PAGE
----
Getting Ready for Oxford Artweeks

I can hardly believe it is that time of year again.  Emma Ablitt and I have exhibited together with Oxford Artweeks for the last five or six years so we reckon we have it down to a fine art (no pun intended!).  However, it still always takes me by surprise how much of one’s time is taken up with the peripheral things that aren’t actually making images – so, framing, mounting, signage, personal statements…the list goes on.  I have just lately been having a go at carving in soapstone.  I am really enjoying it but it brings its own set of problems – how will I display them and do they need attaching to their base in some way?  Decisions decisions!   Anyway, I have collected the last few of my pictures from the framers, added the finishing touches to my paperwork and then I should be pretty much ready for the big hang.  Artweeks are a great opportunity to show friends and followers what you have been doing through the year so I try to put a selection of all the different things I have attempted over the months.

Ground-feederThis year I have a handful of carvings, quite a few linocuts and monoprints, and some pastels.  I am generally reasonably pleased with the selection so hope people like them.  It is incredibly useful to get feedback from ones audience and if people are enthusiastic about one direction then I will often go back to the studio and pursue it further.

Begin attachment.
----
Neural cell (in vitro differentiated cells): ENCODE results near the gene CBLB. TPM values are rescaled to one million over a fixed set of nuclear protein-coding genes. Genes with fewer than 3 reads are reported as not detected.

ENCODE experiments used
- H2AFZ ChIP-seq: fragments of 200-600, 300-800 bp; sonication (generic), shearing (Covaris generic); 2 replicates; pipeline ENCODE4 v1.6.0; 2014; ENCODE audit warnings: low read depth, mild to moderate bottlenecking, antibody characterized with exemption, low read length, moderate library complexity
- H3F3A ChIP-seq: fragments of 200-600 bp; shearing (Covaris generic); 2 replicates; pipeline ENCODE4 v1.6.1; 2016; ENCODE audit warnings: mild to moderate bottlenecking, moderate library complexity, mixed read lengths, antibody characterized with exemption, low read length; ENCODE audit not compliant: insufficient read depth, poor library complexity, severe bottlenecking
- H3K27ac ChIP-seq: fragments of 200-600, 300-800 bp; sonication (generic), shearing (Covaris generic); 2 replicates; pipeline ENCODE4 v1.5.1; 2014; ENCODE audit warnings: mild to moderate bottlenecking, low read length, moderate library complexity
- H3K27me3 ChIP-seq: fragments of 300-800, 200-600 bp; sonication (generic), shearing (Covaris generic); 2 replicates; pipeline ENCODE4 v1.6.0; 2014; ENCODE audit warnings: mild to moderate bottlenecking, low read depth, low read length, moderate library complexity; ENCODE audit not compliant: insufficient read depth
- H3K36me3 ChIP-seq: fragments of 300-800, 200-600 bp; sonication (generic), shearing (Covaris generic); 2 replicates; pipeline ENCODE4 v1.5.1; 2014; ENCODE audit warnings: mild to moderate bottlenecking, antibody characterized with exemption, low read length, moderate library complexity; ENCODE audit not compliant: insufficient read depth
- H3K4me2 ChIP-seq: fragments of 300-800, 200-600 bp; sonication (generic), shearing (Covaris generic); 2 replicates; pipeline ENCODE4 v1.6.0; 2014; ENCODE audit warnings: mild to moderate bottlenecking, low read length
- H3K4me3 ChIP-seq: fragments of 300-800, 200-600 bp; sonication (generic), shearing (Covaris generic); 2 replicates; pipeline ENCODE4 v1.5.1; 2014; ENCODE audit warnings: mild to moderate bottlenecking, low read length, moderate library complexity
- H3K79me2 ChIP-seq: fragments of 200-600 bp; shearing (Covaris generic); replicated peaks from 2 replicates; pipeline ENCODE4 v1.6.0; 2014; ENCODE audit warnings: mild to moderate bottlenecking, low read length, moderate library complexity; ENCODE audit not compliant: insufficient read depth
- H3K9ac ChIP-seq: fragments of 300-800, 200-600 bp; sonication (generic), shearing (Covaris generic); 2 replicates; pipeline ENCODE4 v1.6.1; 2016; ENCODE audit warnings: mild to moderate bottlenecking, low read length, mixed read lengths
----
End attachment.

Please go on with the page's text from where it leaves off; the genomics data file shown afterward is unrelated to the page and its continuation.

Setting up starts next Wednesday and we continue the exhibition from 15-25 May – please do drop by and say hello if you are in the area.  Details on the Oxford Artweeks website.

Faringdon Art Soc Annual Exhibition

Before the Preview

Well, the Private View went well; the fragrant Ed Vaizey turned up, late (but not his fault – blame British Rail) and lots of people came, drank our wine and admired our pictures; all very satisfactory.  Around 60 people put work into the show, with a huge variety of styles and abilities; it is heartwarming that so many people are still quietly making pictures in their own homes, just for fun, and then that they are brave enough to put them out in the public arena.  And this happens in all the small towns around the country.  Artist power!